S3: Sure. It’s a whole new culture you’re entering when you speak French. It’s a new world, with a new history, new priorities, new standards, new customs. And I am still relatively new to it, so I don’t feel as…mature?...in French as I do in English or my mother tongue for example. It’s still all pretty new. Like when we discussed the PACS and marriage trends in France. I was unfamiliar with those and needed a textbook to help me discuss the issues, but in Taiwan, I am already familiar with all those trends and don’t need a textbook to discuss them. I just feel less…experienced when I speak French.
S4: Oh yeah. It’s a whole new language, which is a whole new culture, and so it’s a different me. When I speak German, I am not the same person as when I speak Hebrew. The same way that when I speak to you, I’m not really the same person as when I’m talking to my friends. It’s like a difference in relationship. My points of reference are different in the different languages. For example, most of the people I know in Germany are family members, and most of the people I spend time with in Germany are my cousins. So it’s almost as if my German self doesn’t know what it’s like to go to school there, or work there, or have a world outside of my family in German. But in English…I know how to go to school in English, how to go to parties in English, how to talk about current TV shows in English, etc. It’s like a cultural reference thing. I’ve been to France a few times, and I know a few people who live there, so I guess my French personality is the one of a 20 year-old who likes to go out and see shows etc.
• Have you ever had a French teacher who called you by a French name? If so, did it make a difference in the way you thought about yourself or in the language(s) you thought in? In the way you related to others in the class?
S1: None of my professors here have called me by a French name, but I really wish they had! It would be so much fun, to be able to pretend like you’re really French. It would also make the class more real. So that it doesn’t feel like we’re in French class at UCB, but more like it’s our little group that meets every day to speak French and learn French and learn about French culture. Like a little social group.
S2: In FRE 1 and 2, the professor called me by my American name but she pronounced it with a French pronunciation. I actually really liked it. It made me feel like I could be someone else. It also made me feel almost more French. And it was so weird, if I ran into her outside of class, she would still call me that, even if we spoke English. It was like, for her, I had this identity that was Tom (pronounced the French way) and not the American Tom. Yeah, I guess it was a different identity. And I guess it made a difference with the other students too, because it felt really weird to call them by their name and pronounce it in an American way. Like my friend Jennifer (Fr.) is still Jennifer (Fr.) and not Jennifer (US). It sort of keeps things exciting, too. You know?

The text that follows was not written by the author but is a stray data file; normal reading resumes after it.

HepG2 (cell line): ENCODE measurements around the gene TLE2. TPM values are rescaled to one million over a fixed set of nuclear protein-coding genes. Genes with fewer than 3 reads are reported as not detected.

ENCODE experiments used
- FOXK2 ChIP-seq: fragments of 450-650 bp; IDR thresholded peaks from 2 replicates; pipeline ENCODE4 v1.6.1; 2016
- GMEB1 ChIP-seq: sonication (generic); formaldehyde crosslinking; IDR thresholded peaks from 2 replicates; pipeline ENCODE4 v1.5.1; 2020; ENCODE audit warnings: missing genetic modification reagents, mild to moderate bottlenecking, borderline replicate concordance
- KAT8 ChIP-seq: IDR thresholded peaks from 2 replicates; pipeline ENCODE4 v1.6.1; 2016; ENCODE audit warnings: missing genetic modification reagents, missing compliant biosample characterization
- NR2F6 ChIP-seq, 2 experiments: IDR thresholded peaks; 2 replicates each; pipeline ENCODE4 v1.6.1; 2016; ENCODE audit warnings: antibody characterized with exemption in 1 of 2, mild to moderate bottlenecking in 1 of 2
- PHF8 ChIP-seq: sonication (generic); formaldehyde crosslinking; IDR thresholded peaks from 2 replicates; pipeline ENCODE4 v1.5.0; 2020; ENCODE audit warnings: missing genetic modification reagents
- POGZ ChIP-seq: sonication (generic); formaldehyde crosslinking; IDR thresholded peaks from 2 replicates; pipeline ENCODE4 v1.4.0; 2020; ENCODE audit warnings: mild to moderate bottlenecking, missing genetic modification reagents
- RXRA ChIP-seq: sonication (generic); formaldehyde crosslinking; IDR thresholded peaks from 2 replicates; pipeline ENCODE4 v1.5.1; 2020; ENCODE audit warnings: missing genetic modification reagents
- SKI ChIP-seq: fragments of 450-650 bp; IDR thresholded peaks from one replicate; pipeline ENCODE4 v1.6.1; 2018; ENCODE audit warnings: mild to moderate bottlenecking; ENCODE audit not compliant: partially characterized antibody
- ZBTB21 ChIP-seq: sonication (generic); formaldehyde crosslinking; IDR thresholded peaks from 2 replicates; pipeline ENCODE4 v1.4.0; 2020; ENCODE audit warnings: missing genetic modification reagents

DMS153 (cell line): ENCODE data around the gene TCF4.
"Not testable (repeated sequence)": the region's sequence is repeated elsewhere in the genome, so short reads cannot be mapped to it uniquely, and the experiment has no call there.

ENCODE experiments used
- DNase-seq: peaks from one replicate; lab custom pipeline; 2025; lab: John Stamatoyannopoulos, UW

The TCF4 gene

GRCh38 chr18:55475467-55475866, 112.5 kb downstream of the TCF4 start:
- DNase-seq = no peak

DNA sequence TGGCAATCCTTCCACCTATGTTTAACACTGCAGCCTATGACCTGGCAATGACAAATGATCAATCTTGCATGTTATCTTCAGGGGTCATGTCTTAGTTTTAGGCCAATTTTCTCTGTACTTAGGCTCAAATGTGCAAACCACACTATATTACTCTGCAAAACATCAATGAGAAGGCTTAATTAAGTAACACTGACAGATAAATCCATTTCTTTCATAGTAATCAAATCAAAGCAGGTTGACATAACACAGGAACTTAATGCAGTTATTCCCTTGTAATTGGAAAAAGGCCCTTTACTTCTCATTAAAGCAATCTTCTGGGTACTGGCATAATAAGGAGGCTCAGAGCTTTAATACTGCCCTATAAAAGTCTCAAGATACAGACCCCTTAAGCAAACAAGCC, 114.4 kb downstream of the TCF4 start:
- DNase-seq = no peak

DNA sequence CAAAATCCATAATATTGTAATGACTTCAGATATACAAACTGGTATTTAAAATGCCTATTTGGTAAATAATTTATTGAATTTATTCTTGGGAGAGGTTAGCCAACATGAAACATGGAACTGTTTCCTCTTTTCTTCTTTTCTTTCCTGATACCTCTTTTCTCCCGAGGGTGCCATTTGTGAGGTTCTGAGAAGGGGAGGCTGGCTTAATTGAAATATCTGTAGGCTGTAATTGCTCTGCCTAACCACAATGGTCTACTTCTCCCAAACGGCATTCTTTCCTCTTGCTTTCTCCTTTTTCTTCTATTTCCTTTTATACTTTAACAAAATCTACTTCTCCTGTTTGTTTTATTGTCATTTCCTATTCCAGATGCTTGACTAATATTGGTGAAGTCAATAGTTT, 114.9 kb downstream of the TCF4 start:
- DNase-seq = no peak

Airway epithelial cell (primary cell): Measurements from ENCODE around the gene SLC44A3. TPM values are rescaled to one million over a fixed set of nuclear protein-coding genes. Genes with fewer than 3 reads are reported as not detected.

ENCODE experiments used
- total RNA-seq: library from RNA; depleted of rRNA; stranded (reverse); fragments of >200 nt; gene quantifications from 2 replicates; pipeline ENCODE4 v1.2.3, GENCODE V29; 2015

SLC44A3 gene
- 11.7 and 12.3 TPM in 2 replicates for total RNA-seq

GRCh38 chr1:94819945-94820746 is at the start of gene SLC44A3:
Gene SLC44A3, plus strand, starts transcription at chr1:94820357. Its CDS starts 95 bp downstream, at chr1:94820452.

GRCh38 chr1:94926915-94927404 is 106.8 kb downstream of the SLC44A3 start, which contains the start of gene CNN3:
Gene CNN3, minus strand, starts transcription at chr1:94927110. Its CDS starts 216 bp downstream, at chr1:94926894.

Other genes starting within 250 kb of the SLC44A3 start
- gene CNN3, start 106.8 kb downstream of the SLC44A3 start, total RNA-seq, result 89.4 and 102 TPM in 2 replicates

S3: In high school my teacher gave us French names. I was Guillaume. I really liked it, and it definitely helped separate your everyday self from your French self. I liked the separation, yes. It was fun. I wouldn’t say I actually needed it though. I mean, I learned English without anyone giving me an English name, and I was very good at it. I say [my French and English selves] are two different selves, but in the end, they both grew up the same way. They have the same parents, they same birth date, the same history. It’s just a difference in who they interact with. But deep down, they have the same…CV!
S4: My high school teacher let us pick a French name for ourselves I loved it. It made it more exciting and real. It definitely made it easier to feel French and to become a French person. You know, all of a sudden, for an hour a day, you’re not yourself anymore, but you’re Jacques or Tristan. It’s like a new beginning, like a break. It’s refreshing. And really fun!
• Do you find that you have the same relationship with your classmates when you speak to them in French than when you speak to them in English? How so?
S1: When I’m in class, definitely. But not outside of class. There are certain things I don’t talk about in French. Like the relationship I have with the other French students is about what we discuss in class. It’s about French stuff. I can’t talk to them in French about UCB stuff, unless we’ve talked about it in class. It just feels strange. It’s also because of the context. It’s like when you meet someone while you’re studying abroad. Sometimes it just doesn’t work if they come visit you at home once your time abroad is over. It’s a different context, and you’re not living in the context that gave you things in common. You become a stranger to them. It’s really uncomfortable!
S2: I think that when we’re in class our relationships are maybe more fake because it’s a class, so there are things that we’re not gonna talk about, and so there are things that we never talk about in French.
S3: Well, I guess if I said that my French self is different from my English self, then my relationship with my classmates is different depending on what language I speak to them. Laughs No, but I guess it is, yes. I don’t think I would really talk to my classmates outside of class in French. Because my French self is the self that’s in the class. He’s not the self that attends UCB or that goes to parties. It [is] a different world, with clear limitations. Cultural limitations and linguistic limitations. It [is] a bubble.
S4: Definitely different relationships, but probably more because it’s all in class rather than outside of class. I think with those who are bilingual it’s the same relationship in French and English. Maybe not with the students who aren’t bilingual. Because it feels less authentic I guess. Not for me, but for them.